And if you need a smile on your face, check out THIS VIDEO of Stephen Colbert’s #PuberMe challenge to see how much he and Nick Kroll raised for Puerto Rico.

NFL Protests:

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Despite all the arguments regarding secondary issues (respecting the flag, the right to protest), the purpose of the protests from the start has been to bring attention to “systemic oppression against people of color, police brutality and the criminal justice system.” (Source.) If you’re still unsure about the protests, this is the best thing I’ve read on the issue, “What You Might Be Missing in the Kneeling Debate” by Ed Uszynski. And if you’re unsure about the issues being protested, we have lots of information on our Resource List page, and Channon and I would be more than happy to answer your questions.

The organizations below tackle the very issues that led to the protests, and again, each one has ways to support and get involved.

 


There is so much heartbreak in our world, so much to be outraged about today. If the thing pulling at your heartstrings right now hasn’t been addressed here, and you have little hope or don’t know how to help, let us know, and we’ll do our best to point you in the right direction. You can email us at tuesdayjusticeblog@gmail.com or message us on Facebook.

Whatever you do, don’t give up hope. Let your outrage move you to action.

 

Cotton, Sugar, & the N-Word: Why History Matters

Maybe the n-word is just a word, maybe cotton is just a plant, maybe sugar mills are just historical artifacts, but when a person is keenly aware of their history, IT. MAKES. A. DIFFERENCE. We cannot ignore historical context in modern discourse.

ON THE N-WORD

by Channon Oyeniran

“When I hear the N-word, I still think about every black man who was lynched—and the N-word was the last thing he heard.” – Oprah Winfrey

As I was scrolling through my newsfeed on Facebook a few weeks ago, an article caught my attention, “If you truly knew what the N-word meant to our ancestors, you’d NEVER use it.” I thought to myself, “That’s for sure!” I know the word is horrendous, and I have cringed every time I hear it and have been called it, but I still decided to click on the link so that I could learn a bit more about the origins of this detestable word.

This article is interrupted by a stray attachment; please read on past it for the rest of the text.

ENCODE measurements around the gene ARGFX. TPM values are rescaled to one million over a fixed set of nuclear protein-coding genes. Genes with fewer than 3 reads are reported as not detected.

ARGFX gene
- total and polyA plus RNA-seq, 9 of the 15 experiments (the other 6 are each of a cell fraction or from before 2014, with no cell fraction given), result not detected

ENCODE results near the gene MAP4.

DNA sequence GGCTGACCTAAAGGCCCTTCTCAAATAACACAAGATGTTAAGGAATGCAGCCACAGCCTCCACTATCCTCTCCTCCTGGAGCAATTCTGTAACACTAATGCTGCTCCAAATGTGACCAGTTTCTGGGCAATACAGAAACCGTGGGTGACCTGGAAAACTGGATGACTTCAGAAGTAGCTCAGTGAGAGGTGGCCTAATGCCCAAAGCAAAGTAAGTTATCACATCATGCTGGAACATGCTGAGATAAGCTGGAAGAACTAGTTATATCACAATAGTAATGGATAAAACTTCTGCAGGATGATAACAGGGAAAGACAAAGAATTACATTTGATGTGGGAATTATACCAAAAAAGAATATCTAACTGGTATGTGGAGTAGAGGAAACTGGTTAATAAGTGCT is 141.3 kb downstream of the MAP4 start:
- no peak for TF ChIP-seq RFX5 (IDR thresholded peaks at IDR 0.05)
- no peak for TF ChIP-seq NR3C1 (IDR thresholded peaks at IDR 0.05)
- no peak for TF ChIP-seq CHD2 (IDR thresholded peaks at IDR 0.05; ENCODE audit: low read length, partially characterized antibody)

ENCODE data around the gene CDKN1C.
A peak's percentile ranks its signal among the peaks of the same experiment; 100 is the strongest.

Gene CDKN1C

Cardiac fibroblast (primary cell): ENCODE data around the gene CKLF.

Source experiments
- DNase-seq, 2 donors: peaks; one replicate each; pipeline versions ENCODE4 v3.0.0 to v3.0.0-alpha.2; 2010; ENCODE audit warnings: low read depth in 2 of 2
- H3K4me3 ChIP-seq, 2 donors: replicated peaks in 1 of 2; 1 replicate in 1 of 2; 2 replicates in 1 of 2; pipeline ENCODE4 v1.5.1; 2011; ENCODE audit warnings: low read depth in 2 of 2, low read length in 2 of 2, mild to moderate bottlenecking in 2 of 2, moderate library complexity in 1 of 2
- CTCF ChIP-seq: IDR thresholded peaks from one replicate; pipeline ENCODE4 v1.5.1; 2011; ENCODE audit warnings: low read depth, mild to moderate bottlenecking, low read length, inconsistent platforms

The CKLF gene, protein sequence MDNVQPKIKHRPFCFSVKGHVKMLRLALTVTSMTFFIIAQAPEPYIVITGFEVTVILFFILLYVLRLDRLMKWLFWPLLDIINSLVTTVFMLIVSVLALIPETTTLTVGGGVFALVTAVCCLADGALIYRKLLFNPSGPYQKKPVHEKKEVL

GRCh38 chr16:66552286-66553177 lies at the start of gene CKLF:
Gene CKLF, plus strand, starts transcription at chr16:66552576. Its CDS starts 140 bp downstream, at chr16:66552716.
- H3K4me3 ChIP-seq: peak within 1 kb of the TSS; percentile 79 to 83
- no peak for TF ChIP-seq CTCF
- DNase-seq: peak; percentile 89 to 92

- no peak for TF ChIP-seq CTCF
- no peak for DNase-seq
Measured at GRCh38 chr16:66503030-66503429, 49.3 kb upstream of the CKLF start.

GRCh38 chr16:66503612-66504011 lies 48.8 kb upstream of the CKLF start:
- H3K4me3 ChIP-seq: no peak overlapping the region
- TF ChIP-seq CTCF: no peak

768px-you27se_just_a_little_nigger2c_still_youse_mine2c_all_mine_28nypl_hades-610093-125607929The author of the article, Brandon Simeo Starky, said this about the n-word and why it was used: “The best explanation of what I gleaned, what social scientists called internalized oppression, describes the psychological trauma that ensues when a person from a stigmatized group believes those negative stigmas. White folk indoctrinated them into accepting their supposed inferiority. These [slave] narratives illustrate the success of this campaign of mental terrorism, and no word conveyed the depth of this internalized oppression more than ‘nigger.’” What was clear to Starky while reading these slave narratives was the self-perception that those enslaved had about themselves based on the use of the n-word. It was clear to him, and became clear to me as I read, that the primary purpose of the n-word was to dehumanize, demean and break the spirit of those hearing it. It was used every day, all day, 24/7/365 and has been around longer than the existence of the USA. For this reason, many of those who were enslaved, and their descendants, internalized the meaning of this word.

 

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Enslaved black people were called the n-word as if it was their name, and the word was found in literature, media, entertainment, comedy, marketing and advertising of products, etc. If I haven’t gotten this point across, know that this word was everywhere, used all the time to degrade the very souls of black people. Doing a slow, psychological work in them, causing deep emotional damage, passed down through generations, that will take many years and much work to undo.